I do not see in the history of French literature a personality who has so highly integrated such diverse elements as racial consciousness, artistic creation, and political action. I do not see any personality so powerfully unified and at the same time so complex as that of Césaire. And, without doubt, therein resides the secret of the exceptional density of a poetry which has, to an extreme degree, taken on itself all the coherence of a man's life.
Paying eloquent tribute to Césaire's rare poetic gifts in his Préface to Césaire's first major collection, Cahier d'un retour au pays natal, the "high priest" of French surrealistic poetry, André Breton, who discovered Césaire during a visit to Martinique, has this to say in that Preface, titled "Un grand poète noir" [To a Great Black Poet]:
Et c'est un noir qui manie la langue française comme il n'est pas aujourd'hui un blanc pour la manier. Et c'est un noir celui qui nous guide aujourd'hui dans l'inexploré, établissant au fur et à mesure, comme en se jouant, les contacts qui nous font avancer sur des étincelles. Et c'est un noir qui est non seulement un noir mais tout l'homme, qui en exprime toutes les interrogations, toutes les angoisses, tous les espoirs et toutes les extases et qui s'imposera de plus en plus à moi comme le prototype de la dignité.
A black man it is who masters the French language as no white man can today. A black man it is who guides us today through unexplored lands building as he goes the contacts that will make us progress on sparks. A black man it is who embodies not simply the black race but all mankind, its queries and anxieties, its hopes and ecstasies and who will remain for me the symbol of dignity.2
Just who is this black poet who has elicited such flattering appraisals from persons best equipped to appreciate his genius? To understand Césaire's complexities and the magnitude of his anger, we are reminded by his biographer that one must understand the island which gave birth to him: Martinique, in the French West Indies, where dazzling luxury and wealth on the part of the few (whites) are in sharp contrast with the abject poverty of the masses (blacks)—where hunger, disease, and ignorance stalk the land—where former slavery and present-day exploitation have combined to crush the black masses of the population. This is especially true of Martinique, where Aimé Césaire was born in 1913, "… a miniature house which lodges in its guts of rotten wood dozens of rats, as well as the turbulence of my six brothers and sisters, a tiny cruel house whose intransigence infuriates the last days of the month …"… une maison minuscule qui abrite en ses entrailles de bois pourri des dizaines de rats et la turbulence de mes six frères et soeurs, une petite maison cruelle dont l'intransigeance affole nos fins de mois …").3 His family was, however, in the "middle" (moyen) on the scale of local wretchedness, his father being, for a time at least, an "employee of the lower-echelon government" (petit fonctionnaire) in the town of Basse-Pointe.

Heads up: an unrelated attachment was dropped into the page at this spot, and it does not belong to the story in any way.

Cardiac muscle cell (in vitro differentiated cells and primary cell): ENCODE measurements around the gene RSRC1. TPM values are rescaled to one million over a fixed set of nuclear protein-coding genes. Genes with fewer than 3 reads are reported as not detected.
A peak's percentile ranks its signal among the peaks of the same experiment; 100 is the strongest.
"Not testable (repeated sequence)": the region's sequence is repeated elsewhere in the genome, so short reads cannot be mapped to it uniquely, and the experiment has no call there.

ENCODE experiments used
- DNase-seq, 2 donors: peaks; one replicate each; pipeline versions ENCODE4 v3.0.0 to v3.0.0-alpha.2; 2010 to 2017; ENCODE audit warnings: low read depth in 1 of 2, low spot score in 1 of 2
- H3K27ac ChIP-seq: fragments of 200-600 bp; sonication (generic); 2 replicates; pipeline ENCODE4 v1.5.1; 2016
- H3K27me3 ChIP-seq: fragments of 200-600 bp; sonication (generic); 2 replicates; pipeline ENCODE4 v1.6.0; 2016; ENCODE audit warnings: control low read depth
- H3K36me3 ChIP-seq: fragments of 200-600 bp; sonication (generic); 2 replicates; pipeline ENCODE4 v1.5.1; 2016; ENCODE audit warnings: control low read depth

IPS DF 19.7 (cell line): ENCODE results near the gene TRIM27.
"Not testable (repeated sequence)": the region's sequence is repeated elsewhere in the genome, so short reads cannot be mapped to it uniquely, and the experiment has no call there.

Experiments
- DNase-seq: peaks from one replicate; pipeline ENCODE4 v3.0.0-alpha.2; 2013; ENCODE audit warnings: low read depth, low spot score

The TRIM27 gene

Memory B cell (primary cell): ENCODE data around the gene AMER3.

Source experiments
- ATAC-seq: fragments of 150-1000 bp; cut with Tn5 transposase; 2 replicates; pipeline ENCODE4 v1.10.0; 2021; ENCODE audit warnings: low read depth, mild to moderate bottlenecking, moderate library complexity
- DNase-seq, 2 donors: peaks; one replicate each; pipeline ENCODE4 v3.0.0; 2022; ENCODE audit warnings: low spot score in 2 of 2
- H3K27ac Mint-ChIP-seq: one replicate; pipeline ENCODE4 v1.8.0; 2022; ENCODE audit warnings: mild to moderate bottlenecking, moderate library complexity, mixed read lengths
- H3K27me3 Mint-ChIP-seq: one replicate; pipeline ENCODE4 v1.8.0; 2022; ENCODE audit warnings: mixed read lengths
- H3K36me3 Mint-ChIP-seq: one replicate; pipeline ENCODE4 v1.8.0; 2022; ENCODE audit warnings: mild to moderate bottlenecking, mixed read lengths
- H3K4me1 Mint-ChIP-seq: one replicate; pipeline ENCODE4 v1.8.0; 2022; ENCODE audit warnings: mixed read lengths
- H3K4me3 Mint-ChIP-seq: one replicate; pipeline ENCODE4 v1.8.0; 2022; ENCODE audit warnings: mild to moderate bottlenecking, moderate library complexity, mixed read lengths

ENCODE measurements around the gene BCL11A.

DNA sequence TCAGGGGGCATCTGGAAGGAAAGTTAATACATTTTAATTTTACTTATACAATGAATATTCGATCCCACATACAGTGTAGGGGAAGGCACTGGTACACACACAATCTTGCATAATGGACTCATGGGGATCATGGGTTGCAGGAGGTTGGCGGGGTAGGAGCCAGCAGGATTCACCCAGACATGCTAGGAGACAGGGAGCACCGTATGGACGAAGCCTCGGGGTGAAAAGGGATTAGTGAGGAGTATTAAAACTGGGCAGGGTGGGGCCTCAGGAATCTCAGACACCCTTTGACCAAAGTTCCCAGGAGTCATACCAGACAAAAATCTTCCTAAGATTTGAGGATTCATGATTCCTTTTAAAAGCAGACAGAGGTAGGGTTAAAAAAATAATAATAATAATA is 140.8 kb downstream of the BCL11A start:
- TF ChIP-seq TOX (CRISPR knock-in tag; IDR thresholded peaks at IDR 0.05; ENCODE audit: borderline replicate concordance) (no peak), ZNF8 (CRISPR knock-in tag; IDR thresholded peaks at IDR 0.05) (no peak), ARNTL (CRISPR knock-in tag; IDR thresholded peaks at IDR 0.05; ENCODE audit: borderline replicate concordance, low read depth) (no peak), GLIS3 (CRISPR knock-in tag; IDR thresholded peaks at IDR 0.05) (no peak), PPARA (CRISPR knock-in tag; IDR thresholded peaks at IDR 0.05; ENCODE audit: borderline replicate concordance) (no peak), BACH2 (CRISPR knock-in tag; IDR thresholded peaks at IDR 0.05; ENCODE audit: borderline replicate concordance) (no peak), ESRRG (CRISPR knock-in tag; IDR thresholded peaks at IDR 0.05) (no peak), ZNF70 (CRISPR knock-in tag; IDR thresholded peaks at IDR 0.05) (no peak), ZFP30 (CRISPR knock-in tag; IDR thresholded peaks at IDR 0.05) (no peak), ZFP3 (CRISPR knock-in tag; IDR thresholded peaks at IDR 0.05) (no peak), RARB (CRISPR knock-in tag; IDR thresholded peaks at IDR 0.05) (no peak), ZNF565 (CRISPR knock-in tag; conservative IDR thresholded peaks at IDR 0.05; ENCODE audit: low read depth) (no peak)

Even worse than the material poverty afflicting the island was the spiritual and moral bankruptcy resulting from years of domination and exploitation: the complete resignation, loss of the will to resist, and the despair and constant fear of hunger, unemployment, and the like. Moreover, a color elite had developed among non-whites, which further aggravated the real blacks.